RIM PlayBook feels the heat from Kindle Fire
Research In Motion?s recent decision to write off $485 million worth of PlayBook tablet inventory points to the influence that Amazon?s Kindle Fire is having on the tablet market.
RIM said last week that it will post the $485 million charge in the third quarter after dropping the price for the BlackBerry PlayBook tablet to $199 because of slow sales. RIM seemed to point to the Kindle Fire?s effect on the tablet market when it said that recent shifts in the competitive dynamics of the tablet market help explain the need for increased promotional activity.
?This is the reality that you have when you have a product come in and be disruptive like the Kindle Fire,? said Rhoda Alexander, senior manager of tablet and monitor research at IHS iSuppli, Englewood, CO.
?The PlayBook was already having trouble getting traction in the market,? she said. ?Then you had the disruption with the Kindle Fire, which set a new bar in pricing on 7-inch tablets.
?This put RIM at a disadvantage. They made a very smart move and rather than continue at the same price or discount the product slightly, they are cutting their loses and unloading the product right now so they can start fresh with where they are going to go in the tablet market.?
Since the launch of the new promotions across consumer and enterprise channels in the United States and Canada late in the third quarter, RIM said it has seen a significant increase in demand for the PlayBook.
The company said it sold in approximately 150,000 BlackBerry PlayBook tablets in the third quarter and sell-through was higher than this amount.
RIM will continue with the promotional pricing strategy to help drive adoption of its QNX mobile operating system.
It is not just RIM that is feeling the heat from the new Kindle Fire.
The Kindle Fire tablet was introduced by Amazon at the end of September with a price tag of $199, which undercut the cost of many other 7-inch tablets in the market.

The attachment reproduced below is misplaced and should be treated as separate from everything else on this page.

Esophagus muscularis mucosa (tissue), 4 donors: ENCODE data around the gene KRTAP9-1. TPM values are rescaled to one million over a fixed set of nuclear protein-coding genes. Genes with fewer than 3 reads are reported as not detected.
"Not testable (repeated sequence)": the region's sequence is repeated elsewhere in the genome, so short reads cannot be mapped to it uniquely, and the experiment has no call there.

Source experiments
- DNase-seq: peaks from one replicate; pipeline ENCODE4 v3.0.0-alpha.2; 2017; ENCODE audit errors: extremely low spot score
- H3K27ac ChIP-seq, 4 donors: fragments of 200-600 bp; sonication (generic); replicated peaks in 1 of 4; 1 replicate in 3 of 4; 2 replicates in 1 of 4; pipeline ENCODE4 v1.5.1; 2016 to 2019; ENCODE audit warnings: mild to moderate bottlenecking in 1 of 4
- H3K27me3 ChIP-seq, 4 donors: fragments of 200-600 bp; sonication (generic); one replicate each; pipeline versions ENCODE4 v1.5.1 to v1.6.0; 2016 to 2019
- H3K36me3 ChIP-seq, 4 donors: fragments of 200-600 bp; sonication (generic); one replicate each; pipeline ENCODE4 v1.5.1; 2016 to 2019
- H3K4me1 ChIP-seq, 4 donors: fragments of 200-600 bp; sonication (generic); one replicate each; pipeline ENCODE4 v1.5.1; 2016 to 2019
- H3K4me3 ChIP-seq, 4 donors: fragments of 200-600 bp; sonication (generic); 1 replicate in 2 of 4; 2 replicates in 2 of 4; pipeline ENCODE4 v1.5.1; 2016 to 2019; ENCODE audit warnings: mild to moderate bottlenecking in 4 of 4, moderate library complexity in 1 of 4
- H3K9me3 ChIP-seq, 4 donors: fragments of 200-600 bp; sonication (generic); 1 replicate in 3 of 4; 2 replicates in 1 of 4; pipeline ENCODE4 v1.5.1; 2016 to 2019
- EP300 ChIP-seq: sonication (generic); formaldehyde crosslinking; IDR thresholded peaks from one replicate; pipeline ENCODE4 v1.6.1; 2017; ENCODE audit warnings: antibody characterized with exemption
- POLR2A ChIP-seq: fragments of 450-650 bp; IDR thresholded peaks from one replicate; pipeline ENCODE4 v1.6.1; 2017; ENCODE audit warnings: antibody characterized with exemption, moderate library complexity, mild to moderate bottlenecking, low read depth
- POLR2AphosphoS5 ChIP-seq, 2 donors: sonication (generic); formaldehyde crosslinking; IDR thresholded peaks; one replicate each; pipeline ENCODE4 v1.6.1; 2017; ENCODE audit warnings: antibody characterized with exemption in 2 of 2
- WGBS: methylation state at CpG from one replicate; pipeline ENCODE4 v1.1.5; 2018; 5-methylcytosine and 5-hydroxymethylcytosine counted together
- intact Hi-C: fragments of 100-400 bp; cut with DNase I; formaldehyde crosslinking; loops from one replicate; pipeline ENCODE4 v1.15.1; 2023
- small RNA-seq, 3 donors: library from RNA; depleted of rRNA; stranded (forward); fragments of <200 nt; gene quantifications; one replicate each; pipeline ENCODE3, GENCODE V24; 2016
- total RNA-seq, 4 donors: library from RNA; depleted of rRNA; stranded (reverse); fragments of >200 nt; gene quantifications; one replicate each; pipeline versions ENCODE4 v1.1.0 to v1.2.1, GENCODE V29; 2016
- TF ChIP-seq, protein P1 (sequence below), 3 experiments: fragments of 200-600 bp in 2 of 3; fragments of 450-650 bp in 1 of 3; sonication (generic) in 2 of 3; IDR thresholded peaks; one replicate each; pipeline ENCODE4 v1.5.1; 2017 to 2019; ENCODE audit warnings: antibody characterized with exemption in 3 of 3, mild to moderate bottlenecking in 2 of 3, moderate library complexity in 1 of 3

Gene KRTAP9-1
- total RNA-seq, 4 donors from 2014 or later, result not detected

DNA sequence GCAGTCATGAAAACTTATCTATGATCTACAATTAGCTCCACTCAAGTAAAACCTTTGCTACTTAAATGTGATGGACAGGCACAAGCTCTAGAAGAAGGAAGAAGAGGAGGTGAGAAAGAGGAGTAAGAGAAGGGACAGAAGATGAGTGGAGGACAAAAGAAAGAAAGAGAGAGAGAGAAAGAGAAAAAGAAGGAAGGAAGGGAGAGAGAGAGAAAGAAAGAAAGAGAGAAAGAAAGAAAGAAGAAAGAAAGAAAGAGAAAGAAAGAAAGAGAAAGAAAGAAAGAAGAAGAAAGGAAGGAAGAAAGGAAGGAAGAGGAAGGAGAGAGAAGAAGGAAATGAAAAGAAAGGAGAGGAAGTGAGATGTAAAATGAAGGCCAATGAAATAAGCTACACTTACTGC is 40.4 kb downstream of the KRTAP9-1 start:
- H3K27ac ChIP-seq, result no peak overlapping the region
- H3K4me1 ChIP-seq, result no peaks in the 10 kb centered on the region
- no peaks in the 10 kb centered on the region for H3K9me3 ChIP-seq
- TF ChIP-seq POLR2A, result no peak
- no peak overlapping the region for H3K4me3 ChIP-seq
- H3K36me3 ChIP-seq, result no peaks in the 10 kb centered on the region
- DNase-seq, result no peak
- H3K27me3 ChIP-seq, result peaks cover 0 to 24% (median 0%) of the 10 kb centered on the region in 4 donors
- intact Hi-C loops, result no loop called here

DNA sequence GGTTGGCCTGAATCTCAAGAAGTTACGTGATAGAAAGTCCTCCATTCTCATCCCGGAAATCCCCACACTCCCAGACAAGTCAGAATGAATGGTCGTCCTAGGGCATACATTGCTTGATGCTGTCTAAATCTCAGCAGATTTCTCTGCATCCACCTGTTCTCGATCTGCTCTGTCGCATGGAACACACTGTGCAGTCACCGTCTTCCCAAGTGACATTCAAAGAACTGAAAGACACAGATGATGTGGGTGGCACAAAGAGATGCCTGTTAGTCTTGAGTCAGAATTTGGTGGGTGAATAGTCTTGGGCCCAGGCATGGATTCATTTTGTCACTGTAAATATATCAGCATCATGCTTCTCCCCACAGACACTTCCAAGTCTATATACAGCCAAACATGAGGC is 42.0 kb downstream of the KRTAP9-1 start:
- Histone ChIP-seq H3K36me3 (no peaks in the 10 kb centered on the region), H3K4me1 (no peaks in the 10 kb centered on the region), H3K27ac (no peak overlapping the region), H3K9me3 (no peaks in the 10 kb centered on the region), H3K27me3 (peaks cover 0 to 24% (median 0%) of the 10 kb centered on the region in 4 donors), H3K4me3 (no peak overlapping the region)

Prices on these devices are coming down as a result.
?You can look at the pricing over Black Friday weekend and, almost across the board, these products in that same size range are coming down significantly in price,? Ms. Alexander said. ?The Kindle Fire has had a significant impact across the whole Android marketplace, with most of that impact in the U.S. market.
While RIM says it is committed to the tablet market, it is not clear yet if the company?s next moves will include a premium priced tablet or if it will continue to compete on price.
?RIM had some challenges in terms of how the tablet was configured, making it work seamlessly and appealing to their customer,? Ms. Alexander said. ?The company has to have a product that addresses those bugs going forward or come out with a product that competes on price.?
One of the reasons why RIM has committed to selling the PlayBook at a lower price is to drive sell-through on the devices and help accelerate adoption of its QNX-based platform by consumers and enterprises. This, in turn, will help drive the development of a vibrant ecosystem.
Customers who purchase a new PlayBook at the current promotional pricing will be able to upgrade to the enhanced PlayBook OS 2.0 software at no additional charge when it becomes available in February 2012.
The challenges that the PlayBook and other tablets face getting consumers to buy their products points to the growing bifurcation of the tablet space.
?We are seeing a split between tablets that are really just pure media players, used for consuming content, either video or written content, and products at the higher end that are moving to accomplish more complicated tasks, offer more detailed apps and moving into the creation space more,? Ms. Alexander said.
?Between what iPad did originally and what Amazon has done, they are really playing to different ends of the pool,? she said. ?We will continue to see this kind of separation moving forward.?
Chantal Tode is associate editor on Mobile Marketer, New York